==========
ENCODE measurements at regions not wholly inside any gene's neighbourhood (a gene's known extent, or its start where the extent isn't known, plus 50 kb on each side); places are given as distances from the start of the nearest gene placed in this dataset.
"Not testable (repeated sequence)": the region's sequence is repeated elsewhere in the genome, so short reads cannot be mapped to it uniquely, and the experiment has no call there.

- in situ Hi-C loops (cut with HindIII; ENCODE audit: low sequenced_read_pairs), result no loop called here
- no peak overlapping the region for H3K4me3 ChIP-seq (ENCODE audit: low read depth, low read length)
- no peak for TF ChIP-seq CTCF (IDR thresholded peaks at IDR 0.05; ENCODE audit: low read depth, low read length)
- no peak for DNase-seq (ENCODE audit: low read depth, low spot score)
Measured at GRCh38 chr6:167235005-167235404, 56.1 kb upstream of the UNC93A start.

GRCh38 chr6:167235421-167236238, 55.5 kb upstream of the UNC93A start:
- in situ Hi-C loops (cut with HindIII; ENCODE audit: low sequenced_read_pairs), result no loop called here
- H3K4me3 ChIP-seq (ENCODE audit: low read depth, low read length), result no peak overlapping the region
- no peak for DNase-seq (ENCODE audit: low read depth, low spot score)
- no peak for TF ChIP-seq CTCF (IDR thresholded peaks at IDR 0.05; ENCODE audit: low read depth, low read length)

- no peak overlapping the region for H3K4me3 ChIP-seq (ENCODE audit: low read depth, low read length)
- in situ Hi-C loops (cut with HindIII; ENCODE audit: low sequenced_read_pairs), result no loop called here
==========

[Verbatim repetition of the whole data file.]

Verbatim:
ENCODE measurements at regions not wholly inside any gene's neighbourhood (a gene's known extent, or its start where the extent isn't known, plus 50 kb on each side); places are given as distances from the start of the nearest gene placed in this dataset.
"Not testable (repeated sequence)": the region's sequence is repeated elsewhere in the genome, so short reads cannot be mapped to it uniquely, and the experiment has no call there.

- in situ Hi-C loops (cut with HindIII; ENCODE audit: low sequenced_read_pairs), result no loop called here
- no peak overlapping the region for H3K4me3 ChIP-seq (ENCODE audit: low read depth, low read length)
- no peak for TF ChIP-seq CTCF (IDR thresholded peaks at IDR 0.05; ENCODE audit: low read depth, low read length)
- no peak for DNase-seq (ENCODE audit: low read depth, low spot score)
Measured at GRCh38 chr6:167235005-167235404, 56.1 kb upstream of the UNC93A start.

GRCh38 chr6:167235421-167236238, 55.5 kb upstream of the UNC93A start:
- in situ Hi-C loops (cut with HindIII; ENCODE audit: low sequenced_read_pairs), result no loop called here
- H3K4me3 ChIP-seq (ENCODE audit: low read depth, low read length), result no peak overlapping the region
- no peak for DNase-seq (ENCODE audit: low read depth, low spot score)
- no peak for TF ChIP-seq CTCF (IDR thresholded peaks at IDR 0.05; ENCODE audit: low read depth, low read length)

- no peak overlapping the region for H3K4me3 ChIP-seq (ENCODE audit: low read depth, low read length)
- in situ Hi-C loops (cut with HindIII; ENCODE audit: low sequenced_read_pairs), result no loop called here